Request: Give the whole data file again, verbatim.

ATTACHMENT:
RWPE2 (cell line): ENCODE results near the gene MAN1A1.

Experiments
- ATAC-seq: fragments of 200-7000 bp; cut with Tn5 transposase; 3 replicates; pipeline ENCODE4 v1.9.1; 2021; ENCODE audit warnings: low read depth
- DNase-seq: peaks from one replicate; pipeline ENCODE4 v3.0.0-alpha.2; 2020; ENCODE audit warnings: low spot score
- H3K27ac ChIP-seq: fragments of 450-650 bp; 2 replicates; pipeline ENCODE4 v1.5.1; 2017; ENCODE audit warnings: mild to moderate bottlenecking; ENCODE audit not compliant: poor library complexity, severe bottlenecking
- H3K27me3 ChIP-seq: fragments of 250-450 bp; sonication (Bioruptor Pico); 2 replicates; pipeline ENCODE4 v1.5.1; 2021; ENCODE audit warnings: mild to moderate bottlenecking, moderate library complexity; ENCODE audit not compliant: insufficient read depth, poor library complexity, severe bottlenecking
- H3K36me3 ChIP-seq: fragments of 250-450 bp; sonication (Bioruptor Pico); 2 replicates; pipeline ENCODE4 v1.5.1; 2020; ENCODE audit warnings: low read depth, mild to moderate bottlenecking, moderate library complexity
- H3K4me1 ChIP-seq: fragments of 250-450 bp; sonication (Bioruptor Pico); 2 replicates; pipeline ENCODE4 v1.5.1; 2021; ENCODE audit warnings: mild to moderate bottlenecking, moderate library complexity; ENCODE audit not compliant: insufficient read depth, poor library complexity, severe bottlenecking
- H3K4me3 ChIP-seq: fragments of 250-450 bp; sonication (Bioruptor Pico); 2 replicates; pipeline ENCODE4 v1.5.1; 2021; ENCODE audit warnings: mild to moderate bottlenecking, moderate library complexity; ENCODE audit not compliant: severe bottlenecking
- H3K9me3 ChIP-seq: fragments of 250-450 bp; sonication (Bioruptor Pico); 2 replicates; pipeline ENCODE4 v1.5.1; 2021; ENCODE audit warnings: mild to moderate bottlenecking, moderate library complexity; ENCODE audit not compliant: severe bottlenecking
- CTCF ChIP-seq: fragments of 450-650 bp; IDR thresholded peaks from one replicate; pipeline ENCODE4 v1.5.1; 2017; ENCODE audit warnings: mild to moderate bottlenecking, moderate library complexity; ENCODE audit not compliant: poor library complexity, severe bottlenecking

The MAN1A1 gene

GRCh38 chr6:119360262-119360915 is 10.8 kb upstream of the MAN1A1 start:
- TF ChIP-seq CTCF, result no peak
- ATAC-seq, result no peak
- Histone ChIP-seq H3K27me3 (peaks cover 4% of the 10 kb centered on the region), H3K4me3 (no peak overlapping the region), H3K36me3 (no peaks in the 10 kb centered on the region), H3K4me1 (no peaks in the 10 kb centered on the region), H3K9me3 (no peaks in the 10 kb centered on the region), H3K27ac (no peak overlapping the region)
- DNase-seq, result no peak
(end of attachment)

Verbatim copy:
RWPE2 (cell line): ENCODE results near the gene MAN1A1.

Experiments
- ATAC-seq: fragments of 200-7000 bp; cut with Tn5 transposase; 3 replicates; pipeline ENCODE4 v1.9.1; 2021; ENCODE audit warnings: low read depth
- DNase-seq: peaks from one replicate; pipeline ENCODE4 v3.0.0-alpha.2; 2020; ENCODE audit warnings: low spot score
- H3K27ac ChIP-seq: fragments of 450-650 bp; 2 replicates; pipeline ENCODE4 v1.5.1; 2017; ENCODE audit warnings: mild to moderate bottlenecking; ENCODE audit not compliant: poor library complexity, severe bottlenecking
- H3K27me3 ChIP-seq: fragments of 250-450 bp; sonication (Bioruptor Pico); 2 replicates; pipeline ENCODE4 v1.5.1; 2021; ENCODE audit warnings: mild to moderate bottlenecking, moderate library complexity; ENCODE audit not compliant: insufficient read depth, poor library complexity, severe bottlenecking
- H3K36me3 ChIP-seq: fragments of 250-450 bp; sonication (Bioruptor Pico); 2 replicates; pipeline ENCODE4 v1.5.1; 2020; ENCODE audit warnings: low read depth, mild to moderate bottlenecking, moderate library complexity
- H3K4me1 ChIP-seq: fragments of 250-450 bp; sonication (Bioruptor Pico); 2 replicates; pipeline ENCODE4 v1.5.1; 2021; ENCODE audit warnings: mild to moderate bottlenecking, moderate library complexity; ENCODE audit not compliant: insufficient read depth, poor library complexity, severe bottlenecking
- H3K4me3 ChIP-seq: fragments of 250-450 bp; sonication (Bioruptor Pico); 2 replicates; pipeline ENCODE4 v1.5.1; 2021; ENCODE audit warnings: mild to moderate bottlenecking, moderate library complexity; ENCODE audit not compliant: severe bottlenecking
- H3K9me3 ChIP-seq: fragments of 250-450 bp; sonication (Bioruptor Pico); 2 replicates; pipeline ENCODE4 v1.5.1; 2021; ENCODE audit warnings: mild to moderate bottlenecking, moderate library complexity; ENCODE audit not compliant: severe bottlenecking
- CTCF ChIP-seq: fragments of 450-650 bp; IDR thresholded peaks from one replicate; pipeline ENCODE4 v1.5.1; 2017; ENCODE audit warnings: mild to moderate bottlenecking, moderate library complexity; ENCODE audit not compliant: poor library complexity, severe bottlenecking

The MAN1A1 gene

GRCh38 chr6:119360262-119360915 is 10.8 kb upstream of the MAN1A1 start:
- TF ChIP-seq CTCF, result no peak
- ATAC-seq, result no peak
- Histone ChIP-seq H3K27me3 (peaks cover 4% of the 10 kb centered on the region), H3K4me3 (no peak overlapping the region), H3K36me3 (no peaks in the 10 kb centered on the region), H3K4me1 (no peaks in the 10 kb centered on the region), H3K9me3 (no peaks in the 10 kb centered on the region), H3K27ac (no peak overlapping the region)
- DNase-seq, result no peak